Like any good Chicagoan, I start walking around outside without a coat as soon as the thermometer hits 40°. It’s natural to get excited about the prospect of spring, and skunks agree with me. A couple of weeks ago when the weather was a bit warmer, you may have noticed a certain familiar scent wafting through the air. Mating season is upon us, and eau de skunk is all the rage with our stinky, striped friends. Those mild, rainy days we had at the beginning of the month are just the thing to get a skunk’s engine going after a long winter, and they are out en force looking for a mate. We’ve received more phone calls about skunks in the first two weeks of February than we did in all of December and January combined. What does this mean for you? You might just need to call ABC Wildlife for skunk removal services earlier than you anticipated. Because I like to arm you with as much information as possible, check out this informative and entertaining WGN radio interview with ABC Wildlife’s owner and fearless leader Rebecca Fyffe. Now, let’s talk a little bit about skunk behavior in winter versus spring.
What have skunks been doing all winter?
You may think they’re not around during the winter, but skunks den in the same kinds of places when it’s cold as they do when it’s warm. They just don’t venture out as often. Skunks don’t go into full hibernation in the winter, but they do enter into a state of dormancy called torpor. Torpor means that an animal’s core body temperature and metabolism will decrease to conserve energy over a period of time. Some animals like bats and birds will undergo daily torpor, which means that they’ll become inactive for a portion of each day. Some animals will undergo seasonal torpor to help them survive colder months. Skunks are in the latter group. And before you say, “That sure sounds like hibernation to me,” hibernation is actually a form of torpor. So all hibernation is torpor, but not all torpor is hibernation. Got it? Good. Now you too can sound like a smartypants at dinner parties.
It’s only February. Isn’t it still too cold for skunks to mate?
Nope! Skunks typically mate in February and March and give birth in May and June. We’re entering the part of the season where temperature is a little unpredictable, so a warm day here and there is enough to jumpstart a skunk’s desire to reproduce. It’s also enough to thaw the ground. Wet, soft dirt makes it much easier for skunks to dig for grubs and worms. A male skunk is looking to impregnate as many females as possible, so he’ll spray to let other males know that they better not trespass on his territory. Pregnant females will dig out burrows where they can give birth and raise their young, and they’re likely to spray near their dens to mark their territory and scare off predators. Also, fun fact: you’re most likely to smell skunk early in the morning or around sunset. Skunks are (get ready for another vocabulary word!) crepuscular, meaning their peak times of activity are dawn and dusk. If you want to keep your dog from getting sprayed, I recommend keeping them inside during twilight hours.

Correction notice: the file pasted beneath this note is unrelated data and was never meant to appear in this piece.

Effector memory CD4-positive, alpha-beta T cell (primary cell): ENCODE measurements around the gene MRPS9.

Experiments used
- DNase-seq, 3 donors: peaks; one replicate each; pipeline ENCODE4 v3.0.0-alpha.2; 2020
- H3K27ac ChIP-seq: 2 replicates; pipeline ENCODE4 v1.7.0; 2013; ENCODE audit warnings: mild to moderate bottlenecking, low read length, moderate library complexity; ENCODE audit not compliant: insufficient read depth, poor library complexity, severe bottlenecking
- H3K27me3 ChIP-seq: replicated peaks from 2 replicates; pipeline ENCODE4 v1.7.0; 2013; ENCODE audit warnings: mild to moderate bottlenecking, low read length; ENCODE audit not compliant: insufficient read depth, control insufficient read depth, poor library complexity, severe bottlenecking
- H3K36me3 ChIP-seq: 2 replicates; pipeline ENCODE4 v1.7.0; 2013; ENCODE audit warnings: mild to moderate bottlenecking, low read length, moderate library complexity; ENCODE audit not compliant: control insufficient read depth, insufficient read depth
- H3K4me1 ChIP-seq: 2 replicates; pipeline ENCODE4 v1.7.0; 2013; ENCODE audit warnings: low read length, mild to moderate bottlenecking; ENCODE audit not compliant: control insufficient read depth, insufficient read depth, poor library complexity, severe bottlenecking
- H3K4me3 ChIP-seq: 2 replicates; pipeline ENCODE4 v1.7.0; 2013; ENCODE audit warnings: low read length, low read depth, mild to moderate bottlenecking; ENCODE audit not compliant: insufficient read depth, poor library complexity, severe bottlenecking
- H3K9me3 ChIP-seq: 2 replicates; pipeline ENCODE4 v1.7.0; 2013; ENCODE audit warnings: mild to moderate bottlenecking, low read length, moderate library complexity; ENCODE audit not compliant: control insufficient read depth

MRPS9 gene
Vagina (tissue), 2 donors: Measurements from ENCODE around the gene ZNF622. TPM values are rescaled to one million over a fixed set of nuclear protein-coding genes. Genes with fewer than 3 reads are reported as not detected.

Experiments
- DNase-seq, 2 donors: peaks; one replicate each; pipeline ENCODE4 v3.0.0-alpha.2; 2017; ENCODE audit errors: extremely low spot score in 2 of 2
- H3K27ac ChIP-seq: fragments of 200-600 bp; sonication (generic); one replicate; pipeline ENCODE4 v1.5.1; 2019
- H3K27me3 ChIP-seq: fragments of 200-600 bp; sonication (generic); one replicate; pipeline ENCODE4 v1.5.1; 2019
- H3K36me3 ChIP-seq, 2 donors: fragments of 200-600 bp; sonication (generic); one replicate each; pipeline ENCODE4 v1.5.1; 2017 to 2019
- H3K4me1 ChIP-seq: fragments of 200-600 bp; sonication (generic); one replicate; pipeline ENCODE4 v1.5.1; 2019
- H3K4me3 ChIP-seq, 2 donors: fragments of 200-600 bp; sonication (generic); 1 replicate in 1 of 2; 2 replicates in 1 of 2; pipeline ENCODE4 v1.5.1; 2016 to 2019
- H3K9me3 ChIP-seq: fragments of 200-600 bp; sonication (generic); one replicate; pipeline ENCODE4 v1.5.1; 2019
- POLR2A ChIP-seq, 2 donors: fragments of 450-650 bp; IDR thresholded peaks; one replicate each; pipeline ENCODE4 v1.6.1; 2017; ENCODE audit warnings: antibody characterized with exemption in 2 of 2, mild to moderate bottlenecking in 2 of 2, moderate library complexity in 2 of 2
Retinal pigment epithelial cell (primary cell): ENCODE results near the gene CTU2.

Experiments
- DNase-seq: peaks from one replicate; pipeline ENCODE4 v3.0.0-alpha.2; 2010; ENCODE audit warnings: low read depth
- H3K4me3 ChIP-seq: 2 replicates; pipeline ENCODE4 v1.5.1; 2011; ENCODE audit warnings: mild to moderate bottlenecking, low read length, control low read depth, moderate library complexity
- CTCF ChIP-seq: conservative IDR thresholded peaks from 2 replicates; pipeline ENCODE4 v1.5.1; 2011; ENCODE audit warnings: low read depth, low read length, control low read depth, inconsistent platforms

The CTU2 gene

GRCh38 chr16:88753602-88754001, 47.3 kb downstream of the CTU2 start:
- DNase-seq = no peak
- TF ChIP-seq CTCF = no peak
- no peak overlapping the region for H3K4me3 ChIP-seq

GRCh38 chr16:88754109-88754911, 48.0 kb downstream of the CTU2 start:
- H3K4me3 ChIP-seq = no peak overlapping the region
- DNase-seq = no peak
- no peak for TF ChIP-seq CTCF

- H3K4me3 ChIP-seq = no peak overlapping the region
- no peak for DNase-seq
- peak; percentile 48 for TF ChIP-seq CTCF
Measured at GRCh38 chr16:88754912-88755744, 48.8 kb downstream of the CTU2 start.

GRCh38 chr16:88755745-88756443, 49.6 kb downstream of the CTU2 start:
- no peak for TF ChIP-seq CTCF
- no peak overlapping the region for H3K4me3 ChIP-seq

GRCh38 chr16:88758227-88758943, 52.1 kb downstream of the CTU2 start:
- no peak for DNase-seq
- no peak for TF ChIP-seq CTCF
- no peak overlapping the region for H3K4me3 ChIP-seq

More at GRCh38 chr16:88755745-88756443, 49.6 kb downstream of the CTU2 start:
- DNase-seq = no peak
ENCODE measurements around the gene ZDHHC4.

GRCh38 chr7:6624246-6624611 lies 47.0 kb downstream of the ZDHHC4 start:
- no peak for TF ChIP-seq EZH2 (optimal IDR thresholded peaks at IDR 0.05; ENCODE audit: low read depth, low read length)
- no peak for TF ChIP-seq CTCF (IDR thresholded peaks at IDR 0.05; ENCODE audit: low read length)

Skunks smell is awful. Who can I call for skunk removal?
There isn’t really anything that can be done to stop skunks from mating. Birds do it, bees do it, and unfortunately skunks to it too. But ABC Wildlife can definitely help to remove them and keep them from mating and denning on your property. If you’re experiencing a very strong, persistent skunk smell and suspect they might be living under your house, deck, porch, or shed, call ABC Wildlife to schedule an appointment with one of our skunk removal experts. Our technicians handle skunks on a daily basis and are very experienced at locating the places where skunks are most likely to den. ABC Wildlife also offers animal proofing services like screen-ups that will prevent skunks from being able to dig under the structures on your property. You can depend on us for all of your skunk removal and exclusion needs. Call us today at (847) 870-7175 to speak with one of our state-licensed representatives.
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Karen Jesse is a wildlife writer and educator licensed by the Illinois Department of Natural Resources and the Illinois Department of Public Health in urban wildlife management and structural pest control. She enjoys hiking, telling people how cool skunks are, and opera.